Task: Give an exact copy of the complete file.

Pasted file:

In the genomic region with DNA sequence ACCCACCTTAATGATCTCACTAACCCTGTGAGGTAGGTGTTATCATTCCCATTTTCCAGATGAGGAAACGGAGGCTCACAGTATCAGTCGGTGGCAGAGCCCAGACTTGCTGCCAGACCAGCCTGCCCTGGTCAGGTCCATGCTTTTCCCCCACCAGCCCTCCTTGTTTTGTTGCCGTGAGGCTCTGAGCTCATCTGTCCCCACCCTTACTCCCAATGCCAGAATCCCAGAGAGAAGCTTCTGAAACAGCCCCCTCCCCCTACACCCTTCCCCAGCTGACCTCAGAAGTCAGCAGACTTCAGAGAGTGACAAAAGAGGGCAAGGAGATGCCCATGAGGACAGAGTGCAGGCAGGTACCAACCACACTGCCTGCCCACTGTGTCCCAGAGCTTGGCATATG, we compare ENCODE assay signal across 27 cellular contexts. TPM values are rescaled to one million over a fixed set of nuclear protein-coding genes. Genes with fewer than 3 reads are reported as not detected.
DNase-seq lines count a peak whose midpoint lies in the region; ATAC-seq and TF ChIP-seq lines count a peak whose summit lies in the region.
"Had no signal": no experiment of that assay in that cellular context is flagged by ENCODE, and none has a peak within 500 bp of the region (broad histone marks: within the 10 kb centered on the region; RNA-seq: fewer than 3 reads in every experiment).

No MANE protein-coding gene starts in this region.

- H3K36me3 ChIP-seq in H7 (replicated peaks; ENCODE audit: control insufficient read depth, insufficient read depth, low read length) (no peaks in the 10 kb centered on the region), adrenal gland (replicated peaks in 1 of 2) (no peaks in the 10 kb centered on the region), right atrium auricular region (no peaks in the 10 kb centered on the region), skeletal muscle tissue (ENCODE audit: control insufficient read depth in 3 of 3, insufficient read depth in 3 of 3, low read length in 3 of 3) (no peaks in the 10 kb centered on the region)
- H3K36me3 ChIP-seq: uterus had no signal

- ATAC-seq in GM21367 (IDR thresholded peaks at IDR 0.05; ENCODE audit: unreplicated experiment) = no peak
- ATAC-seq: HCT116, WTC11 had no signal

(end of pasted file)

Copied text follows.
In the genomic region with DNA sequence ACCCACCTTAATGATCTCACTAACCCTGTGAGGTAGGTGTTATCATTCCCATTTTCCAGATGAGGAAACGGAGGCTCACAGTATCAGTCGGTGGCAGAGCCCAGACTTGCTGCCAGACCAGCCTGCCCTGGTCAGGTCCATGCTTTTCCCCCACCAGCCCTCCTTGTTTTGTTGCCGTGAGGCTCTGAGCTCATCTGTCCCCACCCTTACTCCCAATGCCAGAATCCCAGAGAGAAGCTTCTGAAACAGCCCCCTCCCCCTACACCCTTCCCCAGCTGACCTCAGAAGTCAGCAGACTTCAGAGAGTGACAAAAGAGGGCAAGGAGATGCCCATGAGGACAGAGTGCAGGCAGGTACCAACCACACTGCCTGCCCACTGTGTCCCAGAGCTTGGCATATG, we compare ENCODE assay signal across 27 cellular contexts. TPM values are rescaled to one million over a fixed set of nuclear protein-coding genes. Genes with fewer than 3 reads are reported as not detected.
DNase-seq lines count a peak whose midpoint lies in the region; ATAC-seq and TF ChIP-seq lines count a peak whose summit lies in the region.
"Had no signal": no experiment of that assay in that cellular context is flagged by ENCODE, and none has a peak within 500 bp of the region (broad histone marks: within the 10 kb centered on the region; RNA-seq: fewer than 3 reads in every experiment).

No MANE protein-coding gene starts in this region.

- H3K36me3 ChIP-seq in H7 (replicated peaks; ENCODE audit: control insufficient read depth, insufficient read depth, low read length) (no peaks in the 10 kb centered on the region), adrenal gland (replicated peaks in 1 of 2) (no peaks in the 10 kb centered on the region), right atrium auricular region (no peaks in the 10 kb centered on the region), skeletal muscle tissue (ENCODE audit: control insufficient read depth in 3 of 3, insufficient read depth in 3 of 3, low read length in 3 of 3) (no peaks in the 10 kb centered on the region)
- H3K36me3 ChIP-seq: uterus had no signal

- ATAC-seq in GM21367 (IDR thresholded peaks at IDR 0.05; ENCODE audit: unreplicated experiment) = no peak
- ATAC-seq: HCT116, WTC11 had no signal